Saturday August 18, 2012
Pre-war building dwellers are afraid of not having a place to move to
By MANJIT KAUR
Photos by SAIFUL BAHRI
FAMILIES living at a row of pre-war houses in Kampung Kepayang were caught unawares when a group of sub-contractors started barricading their building that are expected to be torn down soon for a road expansion project.
They were even asked to move out of their houses immediately, as the workers said the whole structure was going to be demolished soon.
A check at the site saw about four workers placing wooden planks to support especially the dilapidated buildings on one of the row of shophouses located on the left side of the road heading towards Gopeng from Ipoh.
It was then that some of the families started hitting the panic button, as they feared for their safety and wondering where they could go to seek shelter.
Odd-job worker Choong Yoon Hin, 74, who had been renting one of the dilapidated buildings for over 20 years claimed that one of the workers had told him to move out of his house immediately.
Choong, who stays in the house alone, claimed that the workers told him to remove all his belongings from the house when they started barricading the area since Aug 13 to enable them to dismantle the wood and zinc structures.
“I am staying here alone with my three dogs; where am I to go at the eleventh hour.
“I am not aware of the demolition works. No one has told me about it and neither have I received any notice from the authorities,” he said, adding that the owner of the building was staying in Kuala Lumpur.
Wong Sui Fook, 46, a blacksmith said he would have to stay on the streets if the demolition works were to take place soon.
“I have been renting here for over 10 years, and have not been told anything about having to move out.
“On top of that I have seen the workers breaking some of the locks of unoccupied houses and taking away the wood and zinc which are old but had quality and can fetch a good price,” he said at the site recently.
The Star had reported on Nov 11 last year that the Batu Gajah District Council had decided to tear down the buildings, thought to have existed since 1880s, due to their sorry state.
Located 13km south of Ipoh, the shophouses are noted for their architectural designs.
In stark contrast to its heyday, Kampung Kepayang which is a former tin-mining town, has been reduced to a ghost town following the drop in demand for the commodity.
The demolition was to take place to expand the federal route, which runs in between the two rows of shophouses located between Simpang Pulai and Gopeng.
The council president Datuk Jamry Sury had said last year that the buildings were supposed to be torn down in January this year, but later said it had yet again been postponed.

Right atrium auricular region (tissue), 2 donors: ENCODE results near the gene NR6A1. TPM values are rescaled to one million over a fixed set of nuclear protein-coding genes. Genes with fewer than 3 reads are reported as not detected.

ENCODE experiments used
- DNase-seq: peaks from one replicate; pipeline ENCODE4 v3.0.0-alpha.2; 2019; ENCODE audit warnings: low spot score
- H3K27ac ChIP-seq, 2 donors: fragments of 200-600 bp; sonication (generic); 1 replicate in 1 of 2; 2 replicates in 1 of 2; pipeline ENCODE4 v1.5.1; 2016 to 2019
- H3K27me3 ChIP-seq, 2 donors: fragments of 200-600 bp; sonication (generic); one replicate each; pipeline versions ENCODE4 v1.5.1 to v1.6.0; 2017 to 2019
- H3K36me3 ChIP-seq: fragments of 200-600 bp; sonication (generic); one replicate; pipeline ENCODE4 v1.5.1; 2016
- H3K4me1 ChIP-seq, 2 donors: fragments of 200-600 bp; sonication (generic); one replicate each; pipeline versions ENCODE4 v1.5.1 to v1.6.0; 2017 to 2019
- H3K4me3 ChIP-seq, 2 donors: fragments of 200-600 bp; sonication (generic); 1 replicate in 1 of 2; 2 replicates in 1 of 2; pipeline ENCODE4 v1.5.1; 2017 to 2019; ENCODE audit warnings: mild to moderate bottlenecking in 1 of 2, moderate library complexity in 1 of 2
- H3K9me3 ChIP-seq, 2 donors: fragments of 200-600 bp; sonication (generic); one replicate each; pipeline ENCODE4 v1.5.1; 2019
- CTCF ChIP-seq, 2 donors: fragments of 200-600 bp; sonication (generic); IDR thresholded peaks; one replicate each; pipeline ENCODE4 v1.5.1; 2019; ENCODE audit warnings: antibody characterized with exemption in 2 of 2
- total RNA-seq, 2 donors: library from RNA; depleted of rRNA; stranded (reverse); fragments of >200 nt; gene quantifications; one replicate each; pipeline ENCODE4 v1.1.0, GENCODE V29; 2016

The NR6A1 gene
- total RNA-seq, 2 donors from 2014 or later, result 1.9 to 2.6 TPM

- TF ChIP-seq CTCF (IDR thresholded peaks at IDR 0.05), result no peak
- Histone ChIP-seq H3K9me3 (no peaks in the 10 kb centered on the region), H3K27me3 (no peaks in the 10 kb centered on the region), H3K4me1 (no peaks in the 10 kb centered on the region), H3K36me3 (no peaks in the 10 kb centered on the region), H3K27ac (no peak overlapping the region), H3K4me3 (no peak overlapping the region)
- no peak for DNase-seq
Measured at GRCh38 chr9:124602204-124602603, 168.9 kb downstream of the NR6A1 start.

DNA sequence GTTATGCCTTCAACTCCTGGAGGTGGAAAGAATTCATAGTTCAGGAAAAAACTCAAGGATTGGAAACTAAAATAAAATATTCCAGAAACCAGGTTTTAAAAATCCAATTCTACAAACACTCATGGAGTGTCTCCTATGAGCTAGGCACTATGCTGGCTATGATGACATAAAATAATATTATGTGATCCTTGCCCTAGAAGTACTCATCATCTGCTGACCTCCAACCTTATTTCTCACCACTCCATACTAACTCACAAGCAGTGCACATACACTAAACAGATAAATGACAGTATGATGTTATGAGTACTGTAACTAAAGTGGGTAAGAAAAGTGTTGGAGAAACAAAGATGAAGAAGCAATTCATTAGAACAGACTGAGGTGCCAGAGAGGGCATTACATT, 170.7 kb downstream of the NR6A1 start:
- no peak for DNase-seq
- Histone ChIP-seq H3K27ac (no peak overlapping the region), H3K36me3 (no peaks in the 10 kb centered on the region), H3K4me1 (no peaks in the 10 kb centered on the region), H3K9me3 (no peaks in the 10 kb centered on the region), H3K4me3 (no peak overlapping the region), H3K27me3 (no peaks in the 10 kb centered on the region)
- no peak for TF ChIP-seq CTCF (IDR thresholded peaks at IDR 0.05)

He then said that the demolition was expected to take place by the end of this year although they hoped it could be carried out earlier upon getting the nod from the state government.
Jamry had said that the council had also outlined a proposal scheme for 10 of the 54 owners residing at the shophouses.
Barber R. Gnasegaran, 61, who has been staying there for the past 58-years said the house he was living in belonged to him and he was renting the barber shop located opposite.
“Although no barricades have been placed in front of my house, I fear that the demolition works at the dilapidated buildings will cause an impact to my house.
“For now I was told that only the dilapidated buildings will be brought down,” he said, adding that there were four families residing at the row of shophouses.
Ng Sen Ngow, 63, who makes tablets for tombstones said he had received a notice from the council stating that the buildings would be torn down but was not told when.
“So my wife and I were caught by surprise when we saw the workers placing the planks at the area,” said Ng who has been operating his business there for the past five years.
Another owner of the building at the opposite pre-war shophouses claimed he had not received any notice from the council requesting them to move out.
Balindrar Singh, 51, who is an insurance retail financial service provider, said the only letter he received was asking the owners to repaint their buildings two years ago.
“I was only asked to attend a meeting once by the council, and when I started asking a lot of questions, I did not receive any invitation after that.
“So I am not aware of the plans by the council,” he claimed.
When contacted for comments, Jamry said the demolition works in stages were set to take place in a month or two.
He said there were placing the planks as safety measures, and plans were to demolish the dilapidated structures first.
“All owners of the buildings have been notified about our plans, and they have agreed to it.
“Of course we will provide alternative housing for those who are still staying there. They will be given ample time to move out, so don’t panic,” he said.